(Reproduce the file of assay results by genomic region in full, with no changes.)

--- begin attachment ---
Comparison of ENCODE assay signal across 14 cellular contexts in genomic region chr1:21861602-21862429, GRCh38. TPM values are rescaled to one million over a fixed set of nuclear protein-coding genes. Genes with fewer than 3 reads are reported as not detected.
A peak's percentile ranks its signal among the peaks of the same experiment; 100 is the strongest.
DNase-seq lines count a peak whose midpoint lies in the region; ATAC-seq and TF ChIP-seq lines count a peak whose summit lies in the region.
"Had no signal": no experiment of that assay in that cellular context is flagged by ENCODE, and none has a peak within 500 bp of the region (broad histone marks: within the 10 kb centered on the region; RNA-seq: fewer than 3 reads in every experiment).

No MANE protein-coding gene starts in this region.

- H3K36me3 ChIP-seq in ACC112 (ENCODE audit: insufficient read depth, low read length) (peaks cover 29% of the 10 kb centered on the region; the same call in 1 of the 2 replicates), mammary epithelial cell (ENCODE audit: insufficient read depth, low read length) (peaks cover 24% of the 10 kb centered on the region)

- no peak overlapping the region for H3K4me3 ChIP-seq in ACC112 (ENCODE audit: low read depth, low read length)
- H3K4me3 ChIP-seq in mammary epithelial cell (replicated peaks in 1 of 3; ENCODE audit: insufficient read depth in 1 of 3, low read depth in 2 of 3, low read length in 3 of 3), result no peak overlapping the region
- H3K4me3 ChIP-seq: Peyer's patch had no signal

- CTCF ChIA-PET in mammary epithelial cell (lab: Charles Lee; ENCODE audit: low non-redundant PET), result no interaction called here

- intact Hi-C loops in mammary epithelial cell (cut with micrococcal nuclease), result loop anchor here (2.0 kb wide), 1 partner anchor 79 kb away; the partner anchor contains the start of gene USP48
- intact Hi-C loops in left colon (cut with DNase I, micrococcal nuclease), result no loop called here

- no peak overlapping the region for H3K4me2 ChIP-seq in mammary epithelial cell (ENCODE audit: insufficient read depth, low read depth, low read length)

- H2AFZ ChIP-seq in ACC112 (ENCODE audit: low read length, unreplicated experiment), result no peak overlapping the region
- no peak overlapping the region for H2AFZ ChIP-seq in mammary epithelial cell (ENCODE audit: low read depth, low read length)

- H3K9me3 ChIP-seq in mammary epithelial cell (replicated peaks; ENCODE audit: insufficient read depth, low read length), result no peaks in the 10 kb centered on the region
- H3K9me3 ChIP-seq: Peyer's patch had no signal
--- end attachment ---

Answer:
Comparison of ENCODE assay signal across 14 cellular contexts in genomic region chr1:21861602-21862429, GRCh38. TPM values are rescaled to one million over a fixed set of nuclear protein-coding genes. Genes with fewer than 3 reads are reported as not detected.
A peak's percentile ranks its signal among the peaks of the same experiment; 100 is the strongest.
DNase-seq lines count a peak whose midpoint lies in the region; ATAC-seq and TF ChIP-seq lines count a peak whose summit lies in the region.
"Had no signal": no experiment of that assay in that cellular context is flagged by ENCODE, and none has a peak within 500 bp of the region (broad histone marks: within the 10 kb centered on the region; RNA-seq: fewer than 3 reads in every experiment).

No MANE protein-coding gene starts in this region.

- H3K36me3 ChIP-seq in ACC112 (ENCODE audit: insufficient read depth, low read length) (peaks cover 29% of the 10 kb centered on the region; the same call in 1 of the 2 replicates), mammary epithelial cell (ENCODE audit: insufficient read depth, low read length) (peaks cover 24% of the 10 kb centered on the region)

- no peak overlapping the region for H3K4me3 ChIP-seq in ACC112 (ENCODE audit: low read depth, low read length)
- H3K4me3 ChIP-seq in mammary epithelial cell (replicated peaks in 1 of 3; ENCODE audit: insufficient read depth in 1 of 3, low read depth in 2 of 3, low read length in 3 of 3), result no peak overlapping the region
- H3K4me3 ChIP-seq: Peyer's patch had no signal

- CTCF ChIA-PET in mammary epithelial cell (lab: Charles Lee; ENCODE audit: low non-redundant PET), result no interaction called here

- intact Hi-C loops in mammary epithelial cell (cut with micrococcal nuclease), result loop anchor here (2.0 kb wide), 1 partner anchor 79 kb away; the partner anchor contains the start of gene USP48
- intact Hi-C loops in left colon (cut with DNase I, micrococcal nuclease), result no loop called here

- no peak overlapping the region for H3K4me2 ChIP-seq in mammary epithelial cell (ENCODE audit: insufficient read depth, low read depth, low read length)

- H2AFZ ChIP-seq in ACC112 (ENCODE audit: low read length, unreplicated experiment), result no peak overlapping the region
- no peak overlapping the region for H2AFZ ChIP-seq in mammary epithelial cell (ENCODE audit: low read depth, low read length)

- H3K9me3 ChIP-seq in mammary epithelial cell (replicated peaks; ENCODE audit: insufficient read depth, low read length), result no peaks in the 10 kb centered on the region
- H3K9me3 ChIP-seq: Peyer's patch had no signal